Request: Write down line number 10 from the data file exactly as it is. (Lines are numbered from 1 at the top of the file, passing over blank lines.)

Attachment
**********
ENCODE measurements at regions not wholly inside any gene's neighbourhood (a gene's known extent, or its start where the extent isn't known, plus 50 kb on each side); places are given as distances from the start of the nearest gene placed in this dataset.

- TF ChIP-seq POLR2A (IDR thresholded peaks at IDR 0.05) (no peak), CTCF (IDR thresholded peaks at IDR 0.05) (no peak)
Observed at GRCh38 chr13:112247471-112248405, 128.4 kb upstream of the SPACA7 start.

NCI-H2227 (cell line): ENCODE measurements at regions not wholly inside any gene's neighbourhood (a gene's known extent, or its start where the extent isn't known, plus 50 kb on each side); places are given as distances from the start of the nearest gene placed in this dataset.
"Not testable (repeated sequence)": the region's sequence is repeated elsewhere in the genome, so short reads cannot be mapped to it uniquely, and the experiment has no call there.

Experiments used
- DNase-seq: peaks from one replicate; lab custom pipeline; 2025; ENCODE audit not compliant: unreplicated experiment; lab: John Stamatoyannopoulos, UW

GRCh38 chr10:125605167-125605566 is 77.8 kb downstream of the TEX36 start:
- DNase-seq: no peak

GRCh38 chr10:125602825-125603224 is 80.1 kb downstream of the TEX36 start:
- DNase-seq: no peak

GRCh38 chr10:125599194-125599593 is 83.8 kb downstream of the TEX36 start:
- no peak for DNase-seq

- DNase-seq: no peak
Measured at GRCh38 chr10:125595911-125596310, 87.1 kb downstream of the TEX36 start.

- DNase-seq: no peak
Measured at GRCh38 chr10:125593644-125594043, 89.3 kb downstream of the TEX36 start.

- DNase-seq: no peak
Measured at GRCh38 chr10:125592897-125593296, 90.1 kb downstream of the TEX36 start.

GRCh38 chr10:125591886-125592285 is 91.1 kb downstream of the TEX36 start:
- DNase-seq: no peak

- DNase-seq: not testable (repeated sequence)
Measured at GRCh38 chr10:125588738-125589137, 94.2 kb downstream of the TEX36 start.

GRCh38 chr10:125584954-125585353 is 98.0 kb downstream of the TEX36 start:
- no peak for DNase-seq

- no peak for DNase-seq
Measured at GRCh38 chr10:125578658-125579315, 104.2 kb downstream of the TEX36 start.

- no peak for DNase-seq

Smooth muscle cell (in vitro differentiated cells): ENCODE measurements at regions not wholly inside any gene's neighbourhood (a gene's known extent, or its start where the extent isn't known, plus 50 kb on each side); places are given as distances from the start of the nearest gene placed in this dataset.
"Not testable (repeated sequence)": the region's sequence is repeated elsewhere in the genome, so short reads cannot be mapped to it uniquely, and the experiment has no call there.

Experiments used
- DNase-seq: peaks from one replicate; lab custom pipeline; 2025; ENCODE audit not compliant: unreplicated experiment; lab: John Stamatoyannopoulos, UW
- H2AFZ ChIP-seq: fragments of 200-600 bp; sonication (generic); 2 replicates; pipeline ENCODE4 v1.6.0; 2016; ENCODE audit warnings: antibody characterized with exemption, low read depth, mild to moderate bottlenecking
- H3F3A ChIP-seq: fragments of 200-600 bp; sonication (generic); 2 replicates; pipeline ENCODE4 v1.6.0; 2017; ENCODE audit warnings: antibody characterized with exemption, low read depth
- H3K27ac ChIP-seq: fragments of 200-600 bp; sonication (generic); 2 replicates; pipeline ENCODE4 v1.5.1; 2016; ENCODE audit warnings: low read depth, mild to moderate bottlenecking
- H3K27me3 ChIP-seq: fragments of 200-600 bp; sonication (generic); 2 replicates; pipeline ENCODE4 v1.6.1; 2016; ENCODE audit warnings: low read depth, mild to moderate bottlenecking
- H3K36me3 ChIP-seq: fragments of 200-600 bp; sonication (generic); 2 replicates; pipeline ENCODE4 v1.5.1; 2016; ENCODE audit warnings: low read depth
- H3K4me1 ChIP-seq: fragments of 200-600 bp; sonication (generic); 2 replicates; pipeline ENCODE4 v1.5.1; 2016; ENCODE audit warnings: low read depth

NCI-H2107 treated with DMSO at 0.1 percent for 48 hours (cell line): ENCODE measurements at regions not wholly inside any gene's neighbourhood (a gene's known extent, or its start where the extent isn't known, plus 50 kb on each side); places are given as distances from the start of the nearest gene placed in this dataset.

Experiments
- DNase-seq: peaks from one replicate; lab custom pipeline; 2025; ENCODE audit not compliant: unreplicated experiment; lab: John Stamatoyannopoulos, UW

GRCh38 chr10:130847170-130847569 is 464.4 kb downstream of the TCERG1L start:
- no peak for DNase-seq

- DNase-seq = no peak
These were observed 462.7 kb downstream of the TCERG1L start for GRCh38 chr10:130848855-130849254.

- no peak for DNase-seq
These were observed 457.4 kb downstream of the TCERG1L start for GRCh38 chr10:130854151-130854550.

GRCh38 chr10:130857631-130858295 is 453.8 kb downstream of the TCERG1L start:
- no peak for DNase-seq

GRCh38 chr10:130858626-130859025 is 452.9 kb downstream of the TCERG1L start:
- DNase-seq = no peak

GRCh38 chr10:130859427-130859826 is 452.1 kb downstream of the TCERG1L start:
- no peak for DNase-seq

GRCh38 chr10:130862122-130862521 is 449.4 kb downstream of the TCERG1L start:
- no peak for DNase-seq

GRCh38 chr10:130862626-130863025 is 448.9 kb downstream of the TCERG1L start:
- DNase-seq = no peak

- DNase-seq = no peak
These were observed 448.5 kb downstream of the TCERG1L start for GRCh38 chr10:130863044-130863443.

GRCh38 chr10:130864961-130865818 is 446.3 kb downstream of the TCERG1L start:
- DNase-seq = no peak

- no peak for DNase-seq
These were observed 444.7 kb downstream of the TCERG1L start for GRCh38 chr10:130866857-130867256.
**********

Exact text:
GRCh38 chr10:125602825-125603224 is 80.1 kb downstream of the TEX36 start: